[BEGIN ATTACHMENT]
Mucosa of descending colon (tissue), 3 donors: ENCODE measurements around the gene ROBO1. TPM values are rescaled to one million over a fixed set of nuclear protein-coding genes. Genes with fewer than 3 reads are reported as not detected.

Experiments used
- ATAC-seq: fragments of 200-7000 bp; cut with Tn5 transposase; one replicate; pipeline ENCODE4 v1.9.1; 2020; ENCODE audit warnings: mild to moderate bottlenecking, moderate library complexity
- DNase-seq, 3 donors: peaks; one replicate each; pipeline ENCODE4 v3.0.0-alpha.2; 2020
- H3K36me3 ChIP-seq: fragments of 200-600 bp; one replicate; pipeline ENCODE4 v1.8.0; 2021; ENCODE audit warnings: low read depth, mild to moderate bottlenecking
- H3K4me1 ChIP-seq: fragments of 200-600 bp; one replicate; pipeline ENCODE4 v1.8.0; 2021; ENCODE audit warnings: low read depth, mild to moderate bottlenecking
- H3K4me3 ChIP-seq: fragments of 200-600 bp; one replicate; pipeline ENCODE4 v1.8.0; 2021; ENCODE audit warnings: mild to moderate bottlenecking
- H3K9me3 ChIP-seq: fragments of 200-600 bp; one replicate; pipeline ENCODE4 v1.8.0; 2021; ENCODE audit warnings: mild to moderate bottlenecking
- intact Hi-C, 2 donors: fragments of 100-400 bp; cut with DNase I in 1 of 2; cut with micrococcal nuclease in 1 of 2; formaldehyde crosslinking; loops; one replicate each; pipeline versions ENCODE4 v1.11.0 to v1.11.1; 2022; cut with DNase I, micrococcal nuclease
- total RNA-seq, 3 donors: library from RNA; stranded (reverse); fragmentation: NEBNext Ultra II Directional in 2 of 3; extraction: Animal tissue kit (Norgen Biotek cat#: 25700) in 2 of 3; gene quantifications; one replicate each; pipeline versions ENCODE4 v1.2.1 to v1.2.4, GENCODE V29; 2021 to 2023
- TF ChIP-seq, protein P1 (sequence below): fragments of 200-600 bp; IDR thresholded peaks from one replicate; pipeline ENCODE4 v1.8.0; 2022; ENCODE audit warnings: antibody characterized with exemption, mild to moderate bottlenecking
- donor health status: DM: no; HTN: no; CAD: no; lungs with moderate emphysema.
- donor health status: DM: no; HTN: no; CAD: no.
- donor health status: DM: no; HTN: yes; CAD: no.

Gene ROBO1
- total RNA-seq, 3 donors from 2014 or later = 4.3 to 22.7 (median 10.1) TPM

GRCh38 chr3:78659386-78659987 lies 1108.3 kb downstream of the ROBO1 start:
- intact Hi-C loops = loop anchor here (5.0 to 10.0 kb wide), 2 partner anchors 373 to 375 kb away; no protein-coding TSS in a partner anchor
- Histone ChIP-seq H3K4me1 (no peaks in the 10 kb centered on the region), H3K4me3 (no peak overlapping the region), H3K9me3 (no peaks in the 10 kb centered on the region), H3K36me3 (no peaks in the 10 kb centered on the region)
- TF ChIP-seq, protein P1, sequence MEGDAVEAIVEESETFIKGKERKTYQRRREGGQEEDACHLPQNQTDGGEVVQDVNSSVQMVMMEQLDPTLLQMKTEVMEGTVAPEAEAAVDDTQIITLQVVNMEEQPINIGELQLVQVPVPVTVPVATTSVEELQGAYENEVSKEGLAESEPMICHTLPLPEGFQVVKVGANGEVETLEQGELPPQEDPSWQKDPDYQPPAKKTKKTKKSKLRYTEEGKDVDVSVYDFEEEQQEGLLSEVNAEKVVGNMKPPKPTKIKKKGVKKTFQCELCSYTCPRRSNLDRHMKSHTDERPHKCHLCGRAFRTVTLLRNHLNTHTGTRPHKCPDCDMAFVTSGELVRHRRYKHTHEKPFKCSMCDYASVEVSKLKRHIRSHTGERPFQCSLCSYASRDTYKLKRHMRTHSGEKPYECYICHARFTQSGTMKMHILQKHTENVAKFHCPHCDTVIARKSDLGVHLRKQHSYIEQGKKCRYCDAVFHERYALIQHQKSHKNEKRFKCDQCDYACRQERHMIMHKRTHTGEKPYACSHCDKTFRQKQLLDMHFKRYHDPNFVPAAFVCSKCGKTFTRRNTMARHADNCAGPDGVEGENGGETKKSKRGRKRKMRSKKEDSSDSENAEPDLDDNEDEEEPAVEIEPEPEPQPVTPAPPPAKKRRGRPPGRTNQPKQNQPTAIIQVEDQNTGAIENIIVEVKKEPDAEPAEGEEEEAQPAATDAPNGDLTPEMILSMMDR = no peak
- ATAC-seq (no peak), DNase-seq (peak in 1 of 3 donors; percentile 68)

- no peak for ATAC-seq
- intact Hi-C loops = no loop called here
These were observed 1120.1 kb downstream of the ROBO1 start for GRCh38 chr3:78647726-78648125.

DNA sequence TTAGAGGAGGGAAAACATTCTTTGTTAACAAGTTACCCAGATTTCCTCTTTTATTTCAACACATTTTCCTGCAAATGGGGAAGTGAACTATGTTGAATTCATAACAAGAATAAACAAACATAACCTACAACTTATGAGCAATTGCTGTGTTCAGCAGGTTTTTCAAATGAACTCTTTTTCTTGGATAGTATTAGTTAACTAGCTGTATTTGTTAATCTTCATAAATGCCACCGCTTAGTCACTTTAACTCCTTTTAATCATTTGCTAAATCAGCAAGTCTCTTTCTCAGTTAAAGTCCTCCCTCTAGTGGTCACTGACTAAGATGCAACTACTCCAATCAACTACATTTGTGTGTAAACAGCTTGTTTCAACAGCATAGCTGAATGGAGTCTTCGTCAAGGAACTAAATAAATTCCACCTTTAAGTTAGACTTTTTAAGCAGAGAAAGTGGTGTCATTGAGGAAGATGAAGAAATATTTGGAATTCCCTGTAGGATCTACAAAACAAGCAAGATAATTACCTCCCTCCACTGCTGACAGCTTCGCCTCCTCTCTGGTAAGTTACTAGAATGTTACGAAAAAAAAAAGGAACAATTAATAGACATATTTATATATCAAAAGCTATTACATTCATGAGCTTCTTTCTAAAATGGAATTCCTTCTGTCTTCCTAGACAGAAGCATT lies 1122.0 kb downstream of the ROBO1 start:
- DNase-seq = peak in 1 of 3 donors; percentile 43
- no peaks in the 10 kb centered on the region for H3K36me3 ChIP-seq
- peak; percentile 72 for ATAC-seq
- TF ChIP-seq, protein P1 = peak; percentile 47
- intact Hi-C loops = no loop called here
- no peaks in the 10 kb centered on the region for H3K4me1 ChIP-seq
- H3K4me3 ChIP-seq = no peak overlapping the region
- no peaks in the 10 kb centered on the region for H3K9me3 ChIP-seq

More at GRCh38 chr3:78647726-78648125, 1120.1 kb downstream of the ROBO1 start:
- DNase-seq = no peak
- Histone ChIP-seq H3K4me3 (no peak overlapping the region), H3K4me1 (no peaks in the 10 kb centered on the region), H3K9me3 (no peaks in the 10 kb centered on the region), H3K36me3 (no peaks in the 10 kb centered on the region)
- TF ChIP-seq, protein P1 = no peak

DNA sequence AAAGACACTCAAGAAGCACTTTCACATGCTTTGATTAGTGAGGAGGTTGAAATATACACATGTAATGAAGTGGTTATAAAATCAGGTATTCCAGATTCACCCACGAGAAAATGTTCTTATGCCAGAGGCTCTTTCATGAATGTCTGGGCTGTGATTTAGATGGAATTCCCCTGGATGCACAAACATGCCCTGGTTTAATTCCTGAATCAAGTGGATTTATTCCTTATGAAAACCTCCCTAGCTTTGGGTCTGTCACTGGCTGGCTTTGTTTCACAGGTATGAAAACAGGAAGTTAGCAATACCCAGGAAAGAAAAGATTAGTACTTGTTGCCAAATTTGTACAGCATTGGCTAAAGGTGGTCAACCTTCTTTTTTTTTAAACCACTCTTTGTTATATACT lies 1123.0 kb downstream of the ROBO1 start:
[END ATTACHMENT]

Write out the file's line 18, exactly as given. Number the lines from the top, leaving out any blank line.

- intact Hi-C loops = loop anchor here (5.0 to 10.0 kb wide), 2 partner anchors 373 to 375 kb away; no protein-coding TSS in a partner anchor